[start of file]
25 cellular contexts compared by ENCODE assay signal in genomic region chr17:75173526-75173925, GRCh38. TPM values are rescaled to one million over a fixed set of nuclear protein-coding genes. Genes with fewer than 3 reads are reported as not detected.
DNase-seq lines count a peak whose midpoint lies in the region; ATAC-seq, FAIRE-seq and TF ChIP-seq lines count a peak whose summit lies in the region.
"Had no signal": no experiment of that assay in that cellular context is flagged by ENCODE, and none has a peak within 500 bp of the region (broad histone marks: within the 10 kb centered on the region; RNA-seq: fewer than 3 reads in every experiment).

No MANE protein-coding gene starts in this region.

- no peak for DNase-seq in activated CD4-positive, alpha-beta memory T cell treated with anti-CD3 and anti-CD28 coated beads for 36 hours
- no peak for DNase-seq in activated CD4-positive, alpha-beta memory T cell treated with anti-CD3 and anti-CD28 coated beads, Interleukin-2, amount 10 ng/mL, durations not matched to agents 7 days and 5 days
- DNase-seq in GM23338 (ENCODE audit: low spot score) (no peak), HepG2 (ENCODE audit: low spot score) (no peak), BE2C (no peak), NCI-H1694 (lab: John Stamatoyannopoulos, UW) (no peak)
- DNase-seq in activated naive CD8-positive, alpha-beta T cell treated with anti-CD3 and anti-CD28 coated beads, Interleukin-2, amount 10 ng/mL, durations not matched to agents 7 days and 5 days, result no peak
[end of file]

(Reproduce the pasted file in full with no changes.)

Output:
25 cellular contexts compared by ENCODE assay signal in genomic region chr17:75173526-75173925, GRCh38. TPM values are rescaled to one million over a fixed set of nuclear protein-coding genes. Genes with fewer than 3 reads are reported as not detected.
DNase-seq lines count a peak whose midpoint lies in the region; ATAC-seq, FAIRE-seq and TF ChIP-seq lines count a peak whose summit lies in the region.
"Had no signal": no experiment of that assay in that cellular context is flagged by ENCODE, and none has a peak within 500 bp of the region (broad histone marks: within the 10 kb centered on the region; RNA-seq: fewer than 3 reads in every experiment).

No MANE protein-coding gene starts in this region.

- no peak for DNase-seq in activated CD4-positive, alpha-beta memory T cell treated with anti-CD3 and anti-CD28 coated beads for 36 hours
- no peak for DNase-seq in activated CD4-positive, alpha-beta memory T cell treated with anti-CD3 and anti-CD28 coated beads, Interleukin-2, amount 10 ng/mL, durations not matched to agents 7 days and 5 days
- DNase-seq in GM23338 (ENCODE audit: low spot score) (no peak), HepG2 (ENCODE audit: low spot score) (no peak), BE2C (no peak), NCI-H1694 (lab: John Stamatoyannopoulos, UW) (no peak)
- DNase-seq in activated naive CD8-positive, alpha-beta T cell treated with anti-CD3 and anti-CD28 coated beads, Interleukin-2, amount 10 ng/mL, durations not matched to agents 7 days and 5 days, result no peak